Anticipating the next trend in book cover styles

I recently dug out some of the military histories I wrote in the late 1990s-early 2000s, largely because Intruder Books are reissuing some of them and I wanted to check out the old cover designs. Not to use those covers again – the license isn’t available – but to remind myself how they looked, way back when, and just how far styles have changed.

I commissioned the artwork for the cover of my 1998 book on the RNZAF. I still have the original painting. That meant I also had license to use it on the cover.
I commissioned the base artwork for the cover of my 1998 book on the RNZAF, which Reed NZ’s designer used as the basis for this cover. I still have the original painting.

A lot of that change, I think, flows from the way new technology provokes new styles. Actually, that was happening even before software oozed into the process.

Wright - Kiwi Air Power 200 px
Same book – 2015 cover. Click to buy. Go on, you know you want to…

Way back, sci-fi book covers were bright yellow and plain, in which case they were published by Victor Gollancz. Or they were traditional for the day – a cover painting (sometimes full colour), usually by Ed Emshwiller, with often hand-lettered title at the top and the author’s name at the bottom. Just like every other book on the planet, except that the sci-fi featured a spaceship or googly monster or something.

Then, around the turn of the 1970s, a young British artist named Chris Foss cut loose with an airbrush and a new concept – multi-faceted, amazingly detailed fantasy spaceships floating on abstract clouds. And he set a trend. As in: Bam! A Trend! Three milliseconds after Foss’s artwork adorned the Panther editions of Asimov’s Foundation ‘trilogy’ (it was in the 1970s), every sci-fi book cover on the planet suddenly featured fantastic, multi-faceted, hugely detailed spaceships floating against billowing backgrounds.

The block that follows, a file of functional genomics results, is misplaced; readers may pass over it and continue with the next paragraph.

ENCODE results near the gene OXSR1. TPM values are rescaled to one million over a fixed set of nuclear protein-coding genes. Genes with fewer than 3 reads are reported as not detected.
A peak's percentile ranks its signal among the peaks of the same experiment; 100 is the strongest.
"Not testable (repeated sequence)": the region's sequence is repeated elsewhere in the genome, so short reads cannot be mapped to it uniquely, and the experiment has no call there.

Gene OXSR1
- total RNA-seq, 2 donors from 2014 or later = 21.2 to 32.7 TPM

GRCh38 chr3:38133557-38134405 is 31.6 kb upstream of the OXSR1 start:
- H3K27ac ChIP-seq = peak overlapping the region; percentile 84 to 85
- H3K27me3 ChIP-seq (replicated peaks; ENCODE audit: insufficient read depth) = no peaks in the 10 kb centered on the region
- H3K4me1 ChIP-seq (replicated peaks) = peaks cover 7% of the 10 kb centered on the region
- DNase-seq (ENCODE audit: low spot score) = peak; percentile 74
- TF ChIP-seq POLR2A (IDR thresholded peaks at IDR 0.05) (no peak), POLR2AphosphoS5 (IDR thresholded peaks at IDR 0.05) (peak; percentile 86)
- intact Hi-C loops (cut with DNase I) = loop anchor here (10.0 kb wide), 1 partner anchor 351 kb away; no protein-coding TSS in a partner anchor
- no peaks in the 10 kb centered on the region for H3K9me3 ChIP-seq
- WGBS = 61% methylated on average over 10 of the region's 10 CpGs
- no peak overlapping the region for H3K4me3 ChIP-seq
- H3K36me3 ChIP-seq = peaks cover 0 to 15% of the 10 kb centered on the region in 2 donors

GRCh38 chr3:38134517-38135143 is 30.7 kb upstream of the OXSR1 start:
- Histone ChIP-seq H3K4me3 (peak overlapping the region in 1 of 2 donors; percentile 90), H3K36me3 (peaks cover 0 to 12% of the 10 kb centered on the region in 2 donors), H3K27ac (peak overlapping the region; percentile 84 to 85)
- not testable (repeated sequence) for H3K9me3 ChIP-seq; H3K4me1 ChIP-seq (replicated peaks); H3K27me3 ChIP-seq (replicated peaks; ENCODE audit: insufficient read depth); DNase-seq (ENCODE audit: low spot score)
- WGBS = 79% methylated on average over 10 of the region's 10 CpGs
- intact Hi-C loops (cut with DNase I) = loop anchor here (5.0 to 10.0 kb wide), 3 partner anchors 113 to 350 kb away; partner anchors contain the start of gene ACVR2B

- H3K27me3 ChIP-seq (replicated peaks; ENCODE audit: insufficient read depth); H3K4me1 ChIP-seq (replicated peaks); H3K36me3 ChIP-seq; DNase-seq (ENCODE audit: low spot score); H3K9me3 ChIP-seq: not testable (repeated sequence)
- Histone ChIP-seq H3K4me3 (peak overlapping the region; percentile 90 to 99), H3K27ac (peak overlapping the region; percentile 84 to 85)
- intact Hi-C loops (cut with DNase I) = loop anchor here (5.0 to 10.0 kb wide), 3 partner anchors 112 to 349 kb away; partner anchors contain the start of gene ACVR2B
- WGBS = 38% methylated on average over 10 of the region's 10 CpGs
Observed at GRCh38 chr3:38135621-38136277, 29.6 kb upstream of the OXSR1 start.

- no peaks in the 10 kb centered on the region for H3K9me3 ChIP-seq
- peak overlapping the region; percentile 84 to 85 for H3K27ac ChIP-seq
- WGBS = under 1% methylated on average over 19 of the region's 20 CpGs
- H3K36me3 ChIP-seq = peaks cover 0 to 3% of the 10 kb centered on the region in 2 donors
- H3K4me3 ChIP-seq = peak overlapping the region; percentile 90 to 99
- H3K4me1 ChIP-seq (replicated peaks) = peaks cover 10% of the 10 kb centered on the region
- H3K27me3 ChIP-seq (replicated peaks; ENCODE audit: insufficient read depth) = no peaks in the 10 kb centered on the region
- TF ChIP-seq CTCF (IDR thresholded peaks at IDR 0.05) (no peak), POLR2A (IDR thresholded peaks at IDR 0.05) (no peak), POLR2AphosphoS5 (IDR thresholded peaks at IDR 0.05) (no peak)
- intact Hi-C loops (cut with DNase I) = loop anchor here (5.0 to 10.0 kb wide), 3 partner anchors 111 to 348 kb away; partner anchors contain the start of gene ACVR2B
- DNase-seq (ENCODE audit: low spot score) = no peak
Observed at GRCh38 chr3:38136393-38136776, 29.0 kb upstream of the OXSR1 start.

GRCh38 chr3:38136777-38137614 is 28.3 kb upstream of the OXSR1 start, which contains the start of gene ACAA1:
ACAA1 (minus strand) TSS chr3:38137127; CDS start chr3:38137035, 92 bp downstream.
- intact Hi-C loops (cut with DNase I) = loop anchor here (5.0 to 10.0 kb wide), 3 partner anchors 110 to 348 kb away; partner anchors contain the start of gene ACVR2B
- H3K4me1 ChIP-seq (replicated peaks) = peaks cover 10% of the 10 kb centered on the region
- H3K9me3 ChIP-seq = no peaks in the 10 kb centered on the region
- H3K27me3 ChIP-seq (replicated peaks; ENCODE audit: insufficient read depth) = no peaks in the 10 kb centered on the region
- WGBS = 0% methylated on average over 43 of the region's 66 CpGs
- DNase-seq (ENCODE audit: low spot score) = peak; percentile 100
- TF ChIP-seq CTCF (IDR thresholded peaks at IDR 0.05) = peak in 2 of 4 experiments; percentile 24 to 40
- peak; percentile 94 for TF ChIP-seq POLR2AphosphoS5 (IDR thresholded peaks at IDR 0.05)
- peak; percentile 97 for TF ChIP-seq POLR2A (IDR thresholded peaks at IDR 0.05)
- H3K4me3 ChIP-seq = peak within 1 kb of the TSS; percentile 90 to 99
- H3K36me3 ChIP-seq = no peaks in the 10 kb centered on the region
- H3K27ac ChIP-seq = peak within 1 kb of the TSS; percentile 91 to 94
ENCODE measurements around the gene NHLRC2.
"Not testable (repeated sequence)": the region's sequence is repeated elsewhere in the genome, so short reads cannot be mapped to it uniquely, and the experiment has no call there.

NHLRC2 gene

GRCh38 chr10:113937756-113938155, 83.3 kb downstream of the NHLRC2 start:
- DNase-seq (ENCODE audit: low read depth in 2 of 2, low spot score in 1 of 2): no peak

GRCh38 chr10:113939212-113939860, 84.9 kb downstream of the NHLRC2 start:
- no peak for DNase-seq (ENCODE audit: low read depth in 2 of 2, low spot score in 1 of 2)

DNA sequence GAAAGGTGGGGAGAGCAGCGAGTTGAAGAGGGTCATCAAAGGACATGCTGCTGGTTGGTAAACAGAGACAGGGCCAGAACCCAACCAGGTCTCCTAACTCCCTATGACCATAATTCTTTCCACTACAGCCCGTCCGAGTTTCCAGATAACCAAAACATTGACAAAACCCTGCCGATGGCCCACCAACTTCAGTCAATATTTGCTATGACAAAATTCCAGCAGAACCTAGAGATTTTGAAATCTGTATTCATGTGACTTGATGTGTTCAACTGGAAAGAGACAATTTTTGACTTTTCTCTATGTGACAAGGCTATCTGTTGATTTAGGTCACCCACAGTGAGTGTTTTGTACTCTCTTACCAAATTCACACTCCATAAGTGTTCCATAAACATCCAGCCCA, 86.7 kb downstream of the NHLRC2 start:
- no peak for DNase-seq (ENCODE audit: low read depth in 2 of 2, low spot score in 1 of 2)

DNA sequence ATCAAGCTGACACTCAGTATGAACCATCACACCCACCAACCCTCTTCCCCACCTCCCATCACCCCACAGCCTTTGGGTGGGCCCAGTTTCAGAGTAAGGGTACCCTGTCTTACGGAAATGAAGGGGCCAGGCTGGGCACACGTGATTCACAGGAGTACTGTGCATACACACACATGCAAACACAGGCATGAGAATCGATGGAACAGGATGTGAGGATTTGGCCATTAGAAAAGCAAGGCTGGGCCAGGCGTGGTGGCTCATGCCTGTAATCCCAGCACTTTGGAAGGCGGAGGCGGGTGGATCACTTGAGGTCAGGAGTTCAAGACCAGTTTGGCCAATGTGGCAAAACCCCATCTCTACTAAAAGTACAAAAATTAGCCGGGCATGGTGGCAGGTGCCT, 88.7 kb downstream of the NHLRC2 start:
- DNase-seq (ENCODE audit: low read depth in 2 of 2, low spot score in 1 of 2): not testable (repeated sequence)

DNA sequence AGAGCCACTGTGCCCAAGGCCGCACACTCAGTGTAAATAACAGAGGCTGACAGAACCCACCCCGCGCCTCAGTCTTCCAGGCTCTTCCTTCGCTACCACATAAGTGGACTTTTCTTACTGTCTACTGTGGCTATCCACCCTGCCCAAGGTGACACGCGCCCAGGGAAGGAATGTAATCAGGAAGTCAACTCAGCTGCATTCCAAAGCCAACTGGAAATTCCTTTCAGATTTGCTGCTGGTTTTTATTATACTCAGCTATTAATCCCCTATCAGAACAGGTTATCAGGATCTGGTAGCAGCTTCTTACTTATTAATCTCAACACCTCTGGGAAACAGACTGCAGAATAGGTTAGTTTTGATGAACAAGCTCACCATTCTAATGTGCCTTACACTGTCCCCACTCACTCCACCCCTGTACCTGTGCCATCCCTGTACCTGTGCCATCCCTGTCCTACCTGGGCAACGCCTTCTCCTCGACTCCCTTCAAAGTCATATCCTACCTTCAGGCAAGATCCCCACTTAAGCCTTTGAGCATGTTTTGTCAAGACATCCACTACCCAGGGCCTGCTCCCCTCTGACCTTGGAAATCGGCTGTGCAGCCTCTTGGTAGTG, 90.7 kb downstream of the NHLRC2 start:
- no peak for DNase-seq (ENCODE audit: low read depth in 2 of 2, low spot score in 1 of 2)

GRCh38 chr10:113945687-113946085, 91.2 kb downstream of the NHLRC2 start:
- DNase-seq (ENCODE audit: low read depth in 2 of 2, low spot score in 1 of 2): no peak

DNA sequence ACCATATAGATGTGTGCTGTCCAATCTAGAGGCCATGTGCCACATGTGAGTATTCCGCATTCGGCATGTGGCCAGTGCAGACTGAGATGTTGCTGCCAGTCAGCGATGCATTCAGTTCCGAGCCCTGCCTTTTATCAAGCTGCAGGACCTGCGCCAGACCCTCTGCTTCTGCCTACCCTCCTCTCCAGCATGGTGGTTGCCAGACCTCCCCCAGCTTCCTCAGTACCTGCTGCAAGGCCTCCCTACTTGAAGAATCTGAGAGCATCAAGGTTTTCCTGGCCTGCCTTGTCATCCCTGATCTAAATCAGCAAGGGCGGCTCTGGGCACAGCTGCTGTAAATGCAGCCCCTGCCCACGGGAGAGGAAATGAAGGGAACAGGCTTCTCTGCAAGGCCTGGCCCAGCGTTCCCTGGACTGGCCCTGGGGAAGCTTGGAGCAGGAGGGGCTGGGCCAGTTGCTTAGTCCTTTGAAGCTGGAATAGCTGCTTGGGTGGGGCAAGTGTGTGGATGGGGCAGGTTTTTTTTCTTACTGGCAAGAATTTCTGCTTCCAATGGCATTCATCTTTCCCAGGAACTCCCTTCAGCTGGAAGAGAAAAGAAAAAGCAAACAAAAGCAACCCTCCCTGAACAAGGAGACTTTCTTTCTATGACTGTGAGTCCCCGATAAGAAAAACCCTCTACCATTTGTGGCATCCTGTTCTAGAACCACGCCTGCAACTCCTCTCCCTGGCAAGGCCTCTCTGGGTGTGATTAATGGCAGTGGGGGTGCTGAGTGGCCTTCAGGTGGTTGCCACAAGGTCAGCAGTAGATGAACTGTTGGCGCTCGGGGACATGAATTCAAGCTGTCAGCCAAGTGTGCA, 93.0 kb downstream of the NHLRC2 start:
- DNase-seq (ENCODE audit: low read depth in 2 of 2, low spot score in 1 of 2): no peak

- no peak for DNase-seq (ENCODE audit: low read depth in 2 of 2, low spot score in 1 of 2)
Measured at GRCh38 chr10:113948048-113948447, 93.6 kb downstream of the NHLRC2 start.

This book of mine was pretty hard to structure - took a lot of re-working via the 'shuffle the pages' technique - to get a lot of social linear concepts into a single readable thread.
Superb, superb design

For me, the best cover ever designed for any of my books remains the one Penguin commissioned from an Auckland designer for Guns and Utu. Just awesome. (Want a copy? Email me.)

Today’s covers are all Photoshop layer blend and SFX effects, which I can usually spot from about half the distance of Jupiter (I began working professionally with Photoshop in 1988…) Every cover on Amazon has a sameness which I just know has been done with Photoshop layer blends in various flavours. Sigh…

I’m determined this over-use of glow won’t happen for the New Zealand Military series I wrote from 1997 to 2009, half a dozen titles of which are due to be re-released by Intruder Books over the next two years. Layer clipping paths? Sure. But not glow. We’ll see.

Meanwhile, the next release is coming up in time for ANZAC day. Western Front: The New Zealand Division 1916-18. A tenth anniversary reissue, in fact. Watch this space.

Copyright © Matthew Wright 2015


4 thoughts on “Anticipating the next trend in book cover styles

  1. Love the new cover. Isn’t it funny, you can tell “ages” by covers, just as you can by watching an old television show and immediately go “yep, that’s the 70’s” or whatever era you are looking at. I remembered how I used to like Quincy, an American Medical Examiner show (this was when, though fingerprints have been around since the late 19th century, it was expected that cops with filthy shoes dropped cigarette butts right there in the crime scene, handled items in the house with bare hands, and did other things that make me CRINGE…. I saw it was on Netflix a while ago and tried to watch . . . between the 70’s clothes, the women portrayed as a single step up from monkeys and the cops I wanted to bang over the head with a forensics manual, I just couldn’t do it…. the same with your book. The old cover would never catch my eye at all, but the new one? My eye was drawn to it and it caught my interest – which is just what a book cover is supposed to do!

    1. Thanks! The old cover was good for its day and worked well at the time. But it definitely needed updating. The second in the re-release series follows the same style. Doubtless in another 20 years they will look dowdy in turn, but that’s how it goes.

  2. Ah, you can’t beat an amateur cover photo by the author and some clunky fonts with drop shadow to say exactly what a book is! *kicks her own first novel under the couch*. But ‘proper’ designers can get it very wrong too when they forget that every book sold online, whether ebook or print, relies on a small thumbnail cover image. So often those tiny filigree shoutlines vanish into obscurity. We live in different times and I love to see what ideas work and which ones fail – check out the monthly contest on thebookdesigner for some real howlers!

    1. I must have a look! Yes, part of the brief for any cover these days must be that it has to be effective down to thumbnail size. I actually suspect that its impact at that scale is more important than if it’s at full size. A lot of old – and even new – print books simply aren’t in the league.

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